But even as the inner doubts persisted, I kept dreaming about building. I thought about it as I harvested, while I rode the train, during the three-day silent retreat I took for my 40th birthday. At the end of that retreat, I had made a decision: I would go ahead and sign up for a class, I would spend the money, I would take a chance. What did I have to lose?
Well, one thing I wish I had lost was all that insecurity. I arrived at Yestermorrow a bundle of nerves, and entered a new group of people, some of whom had substantial building experience. It took me 10 days to finally relax and fully be myself. Just in time for the class to end.
But I did it. I jumped in with both feet, carved strawbales with a chainsaw, swung a sledgehammer, used a hammertack, got my hands in some plaster, asked a million questions, and even did some basic drafting of floorplans, sections, and elevations.
The ten-person class was energetic, enthusiastic, and hungry for knowledge and experience. They were also patient, generous, and helpful with one another. I am so deeply grateful to have been a part of that particular constellation of people, and to have had the amazing teachers that we did. Ace, Deva, and Jose were incredibly encouraging and challenging at the same time, and I learned so much about teaching from them. I couldn't recommend them highly enough.
This evolution has been building in me for some months, and has contributed to the recent quietness of this blog. But now I'm back, energized, and ready to share what I have learned. I'll be writing more about natural building in the coming weeks, but for now, I want to close with a few words about the larger meaning of building.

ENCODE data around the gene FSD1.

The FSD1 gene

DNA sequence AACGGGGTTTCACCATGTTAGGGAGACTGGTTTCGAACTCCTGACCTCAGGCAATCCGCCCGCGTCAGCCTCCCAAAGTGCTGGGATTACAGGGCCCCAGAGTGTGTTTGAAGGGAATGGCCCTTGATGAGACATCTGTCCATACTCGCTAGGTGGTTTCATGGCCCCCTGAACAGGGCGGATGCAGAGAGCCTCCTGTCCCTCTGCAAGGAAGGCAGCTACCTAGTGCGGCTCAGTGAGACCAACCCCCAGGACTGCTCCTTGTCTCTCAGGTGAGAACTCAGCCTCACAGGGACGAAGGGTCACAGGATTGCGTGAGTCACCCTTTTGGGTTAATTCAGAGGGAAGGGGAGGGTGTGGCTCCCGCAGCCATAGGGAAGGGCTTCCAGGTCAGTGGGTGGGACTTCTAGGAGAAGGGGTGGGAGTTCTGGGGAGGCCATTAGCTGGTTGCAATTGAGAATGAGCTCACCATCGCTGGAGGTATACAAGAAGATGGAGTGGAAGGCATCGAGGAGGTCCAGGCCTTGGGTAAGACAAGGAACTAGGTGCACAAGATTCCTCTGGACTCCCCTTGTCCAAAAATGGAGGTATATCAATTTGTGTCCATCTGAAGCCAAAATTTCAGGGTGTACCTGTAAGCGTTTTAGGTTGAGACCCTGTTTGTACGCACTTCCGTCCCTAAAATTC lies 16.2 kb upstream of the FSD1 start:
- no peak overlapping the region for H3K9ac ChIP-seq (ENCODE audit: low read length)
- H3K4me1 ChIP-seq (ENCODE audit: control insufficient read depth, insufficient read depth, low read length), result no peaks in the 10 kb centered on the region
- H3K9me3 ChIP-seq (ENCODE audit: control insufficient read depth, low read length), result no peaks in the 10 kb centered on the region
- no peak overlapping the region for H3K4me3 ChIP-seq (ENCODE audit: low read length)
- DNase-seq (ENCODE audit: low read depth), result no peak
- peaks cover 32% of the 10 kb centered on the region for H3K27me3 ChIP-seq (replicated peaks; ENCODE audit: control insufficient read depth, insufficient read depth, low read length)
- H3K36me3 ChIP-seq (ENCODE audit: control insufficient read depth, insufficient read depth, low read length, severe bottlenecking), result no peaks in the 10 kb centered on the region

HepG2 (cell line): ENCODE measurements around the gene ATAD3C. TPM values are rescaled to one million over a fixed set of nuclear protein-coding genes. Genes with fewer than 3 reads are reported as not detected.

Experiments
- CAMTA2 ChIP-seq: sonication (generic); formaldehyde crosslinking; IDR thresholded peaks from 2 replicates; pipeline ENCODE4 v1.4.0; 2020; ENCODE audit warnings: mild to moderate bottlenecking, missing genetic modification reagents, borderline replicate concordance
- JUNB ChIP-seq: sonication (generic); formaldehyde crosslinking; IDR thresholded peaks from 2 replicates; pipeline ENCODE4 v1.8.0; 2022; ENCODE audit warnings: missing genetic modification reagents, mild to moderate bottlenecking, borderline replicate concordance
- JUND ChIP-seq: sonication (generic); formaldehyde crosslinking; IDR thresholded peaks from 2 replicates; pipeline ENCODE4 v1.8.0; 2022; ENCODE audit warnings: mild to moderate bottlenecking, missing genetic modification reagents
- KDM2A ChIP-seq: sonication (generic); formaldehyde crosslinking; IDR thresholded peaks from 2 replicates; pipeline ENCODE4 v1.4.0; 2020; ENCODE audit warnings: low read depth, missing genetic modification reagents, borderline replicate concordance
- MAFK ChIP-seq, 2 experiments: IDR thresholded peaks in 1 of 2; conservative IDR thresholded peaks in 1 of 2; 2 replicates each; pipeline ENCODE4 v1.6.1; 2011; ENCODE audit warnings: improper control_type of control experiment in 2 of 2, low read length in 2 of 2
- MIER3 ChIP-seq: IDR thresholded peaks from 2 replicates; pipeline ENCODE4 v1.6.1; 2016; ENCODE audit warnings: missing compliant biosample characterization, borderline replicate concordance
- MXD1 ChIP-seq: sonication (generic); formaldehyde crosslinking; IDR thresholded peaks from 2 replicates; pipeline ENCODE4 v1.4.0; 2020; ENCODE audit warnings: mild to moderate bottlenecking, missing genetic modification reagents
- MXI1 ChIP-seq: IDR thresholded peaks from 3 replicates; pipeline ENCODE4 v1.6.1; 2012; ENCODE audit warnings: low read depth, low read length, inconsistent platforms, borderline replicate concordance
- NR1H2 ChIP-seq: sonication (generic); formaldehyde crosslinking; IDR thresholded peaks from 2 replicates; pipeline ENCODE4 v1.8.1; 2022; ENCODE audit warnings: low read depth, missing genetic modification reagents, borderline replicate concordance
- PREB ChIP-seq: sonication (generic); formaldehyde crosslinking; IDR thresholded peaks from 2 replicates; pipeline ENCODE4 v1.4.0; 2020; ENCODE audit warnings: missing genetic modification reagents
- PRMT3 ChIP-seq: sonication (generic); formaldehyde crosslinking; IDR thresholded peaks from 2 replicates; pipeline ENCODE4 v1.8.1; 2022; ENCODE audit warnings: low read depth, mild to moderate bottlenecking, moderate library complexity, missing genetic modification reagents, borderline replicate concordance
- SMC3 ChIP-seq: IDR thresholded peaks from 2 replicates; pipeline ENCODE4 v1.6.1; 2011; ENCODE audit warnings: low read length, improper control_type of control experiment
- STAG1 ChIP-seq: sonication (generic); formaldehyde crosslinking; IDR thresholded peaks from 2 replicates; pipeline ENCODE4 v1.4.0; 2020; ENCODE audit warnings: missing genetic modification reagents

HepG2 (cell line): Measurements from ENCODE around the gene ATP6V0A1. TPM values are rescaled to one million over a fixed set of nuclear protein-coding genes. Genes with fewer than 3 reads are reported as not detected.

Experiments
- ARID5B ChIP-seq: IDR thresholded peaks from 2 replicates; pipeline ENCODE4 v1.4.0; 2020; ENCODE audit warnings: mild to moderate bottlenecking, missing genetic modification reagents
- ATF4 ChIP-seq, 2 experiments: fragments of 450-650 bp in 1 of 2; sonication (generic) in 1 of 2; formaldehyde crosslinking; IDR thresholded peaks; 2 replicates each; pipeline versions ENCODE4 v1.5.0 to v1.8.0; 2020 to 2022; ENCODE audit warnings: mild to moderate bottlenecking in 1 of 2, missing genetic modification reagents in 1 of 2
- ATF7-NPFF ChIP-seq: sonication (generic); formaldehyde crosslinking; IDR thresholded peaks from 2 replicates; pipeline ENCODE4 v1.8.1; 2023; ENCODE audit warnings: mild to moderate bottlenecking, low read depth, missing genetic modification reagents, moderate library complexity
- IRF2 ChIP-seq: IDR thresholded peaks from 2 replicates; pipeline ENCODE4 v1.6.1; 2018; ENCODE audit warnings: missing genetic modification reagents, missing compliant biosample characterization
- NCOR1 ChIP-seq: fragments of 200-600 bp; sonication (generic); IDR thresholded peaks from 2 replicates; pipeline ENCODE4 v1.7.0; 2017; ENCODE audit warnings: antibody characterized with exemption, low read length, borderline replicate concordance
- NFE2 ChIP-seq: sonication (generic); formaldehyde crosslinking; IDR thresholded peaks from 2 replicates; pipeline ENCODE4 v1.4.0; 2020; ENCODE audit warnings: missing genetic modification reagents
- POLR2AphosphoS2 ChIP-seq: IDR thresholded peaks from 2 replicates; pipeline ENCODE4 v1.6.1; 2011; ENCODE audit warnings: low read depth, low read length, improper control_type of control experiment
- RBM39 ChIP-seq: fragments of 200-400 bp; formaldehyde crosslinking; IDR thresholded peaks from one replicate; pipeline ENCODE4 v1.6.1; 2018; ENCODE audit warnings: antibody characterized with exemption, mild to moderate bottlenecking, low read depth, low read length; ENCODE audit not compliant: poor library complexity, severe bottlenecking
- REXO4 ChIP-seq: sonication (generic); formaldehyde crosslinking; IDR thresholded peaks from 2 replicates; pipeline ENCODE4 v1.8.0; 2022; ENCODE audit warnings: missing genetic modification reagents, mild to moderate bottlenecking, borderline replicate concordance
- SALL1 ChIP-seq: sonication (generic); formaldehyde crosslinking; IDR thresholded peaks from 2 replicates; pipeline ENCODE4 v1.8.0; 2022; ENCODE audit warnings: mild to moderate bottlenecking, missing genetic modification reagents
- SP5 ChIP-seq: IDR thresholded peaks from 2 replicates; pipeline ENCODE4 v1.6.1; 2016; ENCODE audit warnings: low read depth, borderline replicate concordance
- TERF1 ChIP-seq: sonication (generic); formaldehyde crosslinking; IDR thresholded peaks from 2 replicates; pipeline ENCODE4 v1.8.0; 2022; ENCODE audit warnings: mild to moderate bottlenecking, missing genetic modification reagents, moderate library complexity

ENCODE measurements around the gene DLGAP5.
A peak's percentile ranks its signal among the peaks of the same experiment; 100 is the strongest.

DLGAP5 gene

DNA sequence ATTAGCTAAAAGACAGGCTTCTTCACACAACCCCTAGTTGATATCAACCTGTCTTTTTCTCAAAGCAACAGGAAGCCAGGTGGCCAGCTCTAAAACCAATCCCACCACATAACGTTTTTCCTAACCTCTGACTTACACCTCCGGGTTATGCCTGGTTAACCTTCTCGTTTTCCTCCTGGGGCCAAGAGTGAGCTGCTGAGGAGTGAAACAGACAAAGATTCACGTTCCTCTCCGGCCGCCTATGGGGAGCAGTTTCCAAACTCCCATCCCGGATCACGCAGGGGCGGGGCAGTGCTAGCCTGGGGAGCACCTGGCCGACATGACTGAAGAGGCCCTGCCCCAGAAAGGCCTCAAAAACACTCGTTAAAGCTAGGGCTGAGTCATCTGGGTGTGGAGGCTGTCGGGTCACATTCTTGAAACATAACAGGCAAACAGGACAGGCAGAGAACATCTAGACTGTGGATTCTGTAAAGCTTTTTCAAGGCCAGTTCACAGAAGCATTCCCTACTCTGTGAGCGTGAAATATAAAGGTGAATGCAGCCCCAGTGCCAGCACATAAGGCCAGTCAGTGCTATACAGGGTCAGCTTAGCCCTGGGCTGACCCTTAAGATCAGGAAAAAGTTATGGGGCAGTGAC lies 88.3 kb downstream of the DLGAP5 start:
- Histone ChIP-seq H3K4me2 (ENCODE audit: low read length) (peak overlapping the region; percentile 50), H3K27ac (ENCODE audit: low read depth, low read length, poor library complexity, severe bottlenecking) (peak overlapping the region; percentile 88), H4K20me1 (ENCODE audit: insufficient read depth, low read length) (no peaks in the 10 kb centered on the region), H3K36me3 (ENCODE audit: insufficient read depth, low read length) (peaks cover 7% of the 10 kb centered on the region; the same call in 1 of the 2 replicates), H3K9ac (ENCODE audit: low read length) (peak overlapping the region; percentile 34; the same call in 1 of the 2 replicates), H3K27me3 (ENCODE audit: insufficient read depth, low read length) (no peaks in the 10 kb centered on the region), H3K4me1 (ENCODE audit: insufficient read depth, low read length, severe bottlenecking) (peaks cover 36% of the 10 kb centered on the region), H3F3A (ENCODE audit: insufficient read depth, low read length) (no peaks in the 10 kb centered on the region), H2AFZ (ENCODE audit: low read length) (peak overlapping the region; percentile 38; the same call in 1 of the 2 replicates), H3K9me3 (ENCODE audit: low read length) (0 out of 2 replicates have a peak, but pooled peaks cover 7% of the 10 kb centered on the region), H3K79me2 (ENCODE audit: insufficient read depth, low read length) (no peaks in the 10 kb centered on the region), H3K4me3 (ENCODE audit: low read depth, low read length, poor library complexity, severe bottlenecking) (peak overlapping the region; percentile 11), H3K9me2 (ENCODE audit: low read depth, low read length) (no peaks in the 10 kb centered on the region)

Just as our mainstream culture has become largely distanced from the growing of food, so much so that kids and tweens can't recognize common fruits and vegetables like tomatoes and potatoes, I would stipulate that most of us have little familiarity with the making of our very own dwellings. Our food and our homes have become something outside of our own bodily imagination--outside our physical sensibility of what we are capable of growing or making. And with that comes a lack of understanding of what it takes, both in terms of labor and materials--to make a home. My Yestermorrow class taught me that natural building is seriously hard work. If you're not going to rely on pre-fabricated materials, you and whoever joins you will have to expend a lot more energy. But that labor can be meaningful, an investment of intention and creativity, and the product can be a cherished embodiment of human effort. Imagine looking at your home, and saying, "I made this." Imagine what the experience of building can teach you about appreciating the true costs of materials, of labor, of maintenance. I think we just might opt for somewhat smaller, simpler buildings if we were going to build them ourselves.
There's too much to say right now about gender and building, so let me just say this: learning to build is empowering. My ability to imagine what I can contribute to the world has increased. And as someone once said to me--if I can learn to build, so can you. I mean it . . .